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Vivi Anna

Carina Press
March 4, 2013

London, 1851

With his brother Sebastian missing, illusionist Rhys Davenport is running out of time and leads. He knows only that Sebastian disappeared into Stonehenge and that an incomplete map is the key to finding him. And that the missing piece is in the possession of the unnervingly attractive psychic Corina Stratton.

Corina has no intention of giving her part of the map to the haughty Rhys Davenport. In fact, she needs to steal his half so she can heal her mother’s malevolent spirit. She heads to London, only to be chased by a revengeful sorcerer right into Rhys’s arms. Although touched by Rhys’s plight, she agrees to go on his crazy quest only to get an opportunity to take what she came for.

With an airship full of fanatic elves after them, Rhys and Corina are forced into close quarters as they search for a portal. But to open it in time to find Sebastian, they must reconcile their differences and their growing feelings, or he’ll be lost to them forever…

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Read an Excerpt from Prophecy:

Chapter One


Rhys Davenport looked down at the turbulent water of the Thames River and shivered. He knew how cold the water was, as he’d been catapulted into it not that long ago. He should’ve known better than to wear his best outer coat for this little venture. “Have I told you how much I despise you right now?”

His companion Percy—Lord Effington to some—was balancing on the bridge edge beside him. “Yes, three times already, but it’s really not my fault.”

“Whose fault is it then?”

“Theirs.” Percy gestured to the two unsavory men standing behind them with pistols aimed at their backs.

“Hmm, I suppose, but I’m sure it was your inability to stay quiet that led these men to us.”

“How was I supposed to know there was going to be an alarm around the case?”

“Common sense, Percy. It is a priceless artifact.”

Percy just sniffed. “Well, I’m sorry. I’m not your brother, the thief.”

Nor am I. But Rhys didn’t say it out loud. It was good of Percy to come along on his little foray into the criminal arts. He supposed he should have waited until Jovan was back in London but they didn’t have that kind of time. The solstice was only a month away and they weren’t any closer to finding Sebastian. Jovan would’ve been proud of their burglary skills—until the alarm had gone off and they’d been chased on foot by the two armed men now holding them hostage.

“Enuf squawking,” one of the men said. “Hand it over.”

“Hand what over?” Rhys asked, trying not to let the wind push him off the ledge. He really didn’t want to go for another swim in the river.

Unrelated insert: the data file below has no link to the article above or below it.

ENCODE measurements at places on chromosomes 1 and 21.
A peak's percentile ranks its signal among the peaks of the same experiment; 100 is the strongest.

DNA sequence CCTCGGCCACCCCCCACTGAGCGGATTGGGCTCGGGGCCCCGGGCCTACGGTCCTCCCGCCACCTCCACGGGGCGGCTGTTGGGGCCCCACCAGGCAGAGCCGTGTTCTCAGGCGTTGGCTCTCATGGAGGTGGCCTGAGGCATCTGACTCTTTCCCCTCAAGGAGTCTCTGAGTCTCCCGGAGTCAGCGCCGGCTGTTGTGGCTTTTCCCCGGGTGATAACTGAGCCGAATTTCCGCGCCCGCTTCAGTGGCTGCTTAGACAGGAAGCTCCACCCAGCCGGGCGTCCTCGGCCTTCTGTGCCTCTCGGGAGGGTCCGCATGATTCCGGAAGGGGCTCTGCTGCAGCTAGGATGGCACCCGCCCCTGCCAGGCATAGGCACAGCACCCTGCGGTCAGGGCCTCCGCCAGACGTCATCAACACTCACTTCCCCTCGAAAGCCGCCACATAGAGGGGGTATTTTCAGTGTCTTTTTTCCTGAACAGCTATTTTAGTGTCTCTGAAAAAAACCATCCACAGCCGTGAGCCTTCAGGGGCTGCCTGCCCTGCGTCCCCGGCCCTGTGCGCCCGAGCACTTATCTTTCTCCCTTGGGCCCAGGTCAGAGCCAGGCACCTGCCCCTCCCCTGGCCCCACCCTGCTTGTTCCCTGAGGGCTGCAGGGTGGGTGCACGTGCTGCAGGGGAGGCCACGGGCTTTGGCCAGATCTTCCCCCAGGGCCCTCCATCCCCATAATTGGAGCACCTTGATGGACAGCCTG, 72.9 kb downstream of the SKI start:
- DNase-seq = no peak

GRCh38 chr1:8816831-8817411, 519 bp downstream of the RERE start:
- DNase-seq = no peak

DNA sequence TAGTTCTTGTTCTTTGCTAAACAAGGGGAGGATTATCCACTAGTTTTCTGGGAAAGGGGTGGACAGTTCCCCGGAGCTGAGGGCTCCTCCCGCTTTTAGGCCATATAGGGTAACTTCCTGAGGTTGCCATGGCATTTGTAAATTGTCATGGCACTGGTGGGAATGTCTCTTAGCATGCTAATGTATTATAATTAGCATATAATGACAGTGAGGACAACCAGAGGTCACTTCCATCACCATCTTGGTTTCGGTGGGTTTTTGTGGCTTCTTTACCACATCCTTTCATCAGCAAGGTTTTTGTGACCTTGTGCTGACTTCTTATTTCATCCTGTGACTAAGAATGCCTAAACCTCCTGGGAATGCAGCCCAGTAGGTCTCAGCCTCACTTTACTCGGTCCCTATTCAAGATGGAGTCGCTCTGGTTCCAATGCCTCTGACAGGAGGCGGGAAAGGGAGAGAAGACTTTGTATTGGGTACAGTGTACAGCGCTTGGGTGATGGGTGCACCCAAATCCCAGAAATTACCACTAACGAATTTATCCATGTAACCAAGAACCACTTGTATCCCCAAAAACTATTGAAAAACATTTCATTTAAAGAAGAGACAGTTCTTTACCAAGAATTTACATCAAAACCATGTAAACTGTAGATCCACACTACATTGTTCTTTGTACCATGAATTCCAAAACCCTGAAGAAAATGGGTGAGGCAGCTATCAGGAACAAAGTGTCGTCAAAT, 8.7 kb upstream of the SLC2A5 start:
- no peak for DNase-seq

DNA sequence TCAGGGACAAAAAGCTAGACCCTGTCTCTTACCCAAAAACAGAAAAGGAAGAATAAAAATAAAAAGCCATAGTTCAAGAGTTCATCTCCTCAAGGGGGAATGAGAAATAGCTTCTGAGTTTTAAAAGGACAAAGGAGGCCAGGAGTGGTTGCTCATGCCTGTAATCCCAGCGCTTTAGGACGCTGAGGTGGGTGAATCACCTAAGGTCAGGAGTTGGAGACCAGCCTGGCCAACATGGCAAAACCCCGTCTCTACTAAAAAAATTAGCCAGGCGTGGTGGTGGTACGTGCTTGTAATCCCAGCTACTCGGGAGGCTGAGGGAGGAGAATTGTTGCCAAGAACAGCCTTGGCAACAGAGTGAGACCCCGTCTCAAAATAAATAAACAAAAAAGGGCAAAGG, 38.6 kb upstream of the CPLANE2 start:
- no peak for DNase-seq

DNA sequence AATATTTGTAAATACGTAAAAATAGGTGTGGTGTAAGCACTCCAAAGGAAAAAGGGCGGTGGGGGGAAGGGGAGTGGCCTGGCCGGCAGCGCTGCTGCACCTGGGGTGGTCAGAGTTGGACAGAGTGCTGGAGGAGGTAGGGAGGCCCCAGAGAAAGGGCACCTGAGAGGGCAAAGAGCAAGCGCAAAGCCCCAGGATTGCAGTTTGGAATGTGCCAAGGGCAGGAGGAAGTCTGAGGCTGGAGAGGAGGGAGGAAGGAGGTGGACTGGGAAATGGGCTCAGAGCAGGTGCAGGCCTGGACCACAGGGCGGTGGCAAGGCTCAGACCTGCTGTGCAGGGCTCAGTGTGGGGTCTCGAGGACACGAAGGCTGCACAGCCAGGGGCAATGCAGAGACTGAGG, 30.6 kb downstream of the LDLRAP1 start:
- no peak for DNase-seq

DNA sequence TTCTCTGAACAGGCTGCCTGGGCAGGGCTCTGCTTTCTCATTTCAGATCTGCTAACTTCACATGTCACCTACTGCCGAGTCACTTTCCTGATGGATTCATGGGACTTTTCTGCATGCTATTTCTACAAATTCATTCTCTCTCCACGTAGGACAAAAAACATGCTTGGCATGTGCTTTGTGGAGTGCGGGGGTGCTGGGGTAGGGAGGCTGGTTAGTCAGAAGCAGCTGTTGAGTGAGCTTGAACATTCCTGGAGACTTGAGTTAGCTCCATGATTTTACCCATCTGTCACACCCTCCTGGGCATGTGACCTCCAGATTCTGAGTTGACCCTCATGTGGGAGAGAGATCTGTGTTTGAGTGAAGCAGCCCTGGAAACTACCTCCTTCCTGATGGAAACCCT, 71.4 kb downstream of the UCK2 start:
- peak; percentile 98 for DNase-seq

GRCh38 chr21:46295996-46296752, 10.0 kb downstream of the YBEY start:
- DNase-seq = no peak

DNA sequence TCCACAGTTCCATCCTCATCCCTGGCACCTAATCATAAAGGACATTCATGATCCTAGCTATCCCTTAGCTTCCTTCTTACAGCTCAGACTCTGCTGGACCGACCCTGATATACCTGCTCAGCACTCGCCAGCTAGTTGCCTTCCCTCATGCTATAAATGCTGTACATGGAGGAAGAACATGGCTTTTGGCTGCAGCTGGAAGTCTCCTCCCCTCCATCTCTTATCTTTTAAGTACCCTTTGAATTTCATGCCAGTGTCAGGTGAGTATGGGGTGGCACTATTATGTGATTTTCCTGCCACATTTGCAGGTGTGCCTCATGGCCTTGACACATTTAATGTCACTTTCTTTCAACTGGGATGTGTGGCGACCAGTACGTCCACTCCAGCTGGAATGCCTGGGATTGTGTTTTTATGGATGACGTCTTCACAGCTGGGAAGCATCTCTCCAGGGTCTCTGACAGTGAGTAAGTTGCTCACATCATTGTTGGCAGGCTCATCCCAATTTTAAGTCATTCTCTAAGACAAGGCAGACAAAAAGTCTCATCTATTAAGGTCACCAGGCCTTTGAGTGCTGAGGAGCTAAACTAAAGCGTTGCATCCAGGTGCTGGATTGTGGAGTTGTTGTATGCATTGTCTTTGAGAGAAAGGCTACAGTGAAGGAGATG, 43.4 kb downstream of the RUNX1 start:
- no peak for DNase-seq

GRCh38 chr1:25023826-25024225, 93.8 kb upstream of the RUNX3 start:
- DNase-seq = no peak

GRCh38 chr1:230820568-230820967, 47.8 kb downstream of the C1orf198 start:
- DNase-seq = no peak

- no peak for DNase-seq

“The map. We know you stole it from the judge.”

The men were well-informed. They were most likely working for the sorcerer Darin Hawthorne, who preferred his dirty work to be done by dirty people. And these two reeked. Rhys could still smell them even up on the bridge’s ledge.

“Whatever Hawthorne is paying you, I’ll double it,” Rhys offered.

One of the men’s hands shook so much, his pistol trembled a little as he obviously thought about the offer.

But the other man, the uglier and meaner-looking one, wasn’t having it. “No deal. Hawthorne’s helping me mum out of the noose. You can’t buy that.”

Rhys had to agree, that wasn’t something he could pay for. Hawthorne did have a lot of powerful men, law men, in his pocket.

Percy looked at him. “Now what?”

“Now hold still.”

Percy stood ramrod straight, his eyes wide, probably imagining all sorts of bad things happening. It wasn’t often Rhys used magic, but when he did, it often ended up with something big and bad occurring.


Concentrating hard, Rhys twirled his wrists, his fingers moving as if he were forming something with clay. Which he supposed wasn’t too far off the mark. He was creating, just not with something as ordinary as clay. Magic was much more malleable.

“Quit yer stalling and give us the map. I don’t want to shoot you, but I will.”

Rhys ignored the threat and continued to twist his hands, gathering more and more magic to him, his work near complete.

Percy shuffled closer to him, careful not to misstep and plummet off the bridge. “I don’t think these men have much patience left.”

“Hey!” one of the men hollered. “Stop your conspiring and give us the map. This is your last chance.”

Rhys squeezed his eyes shut and pushed the last of his energy into his creation. He was about to flick his fingers to release his illusion when Percy bumped into him. His eyes snapped open as he felt his magic go.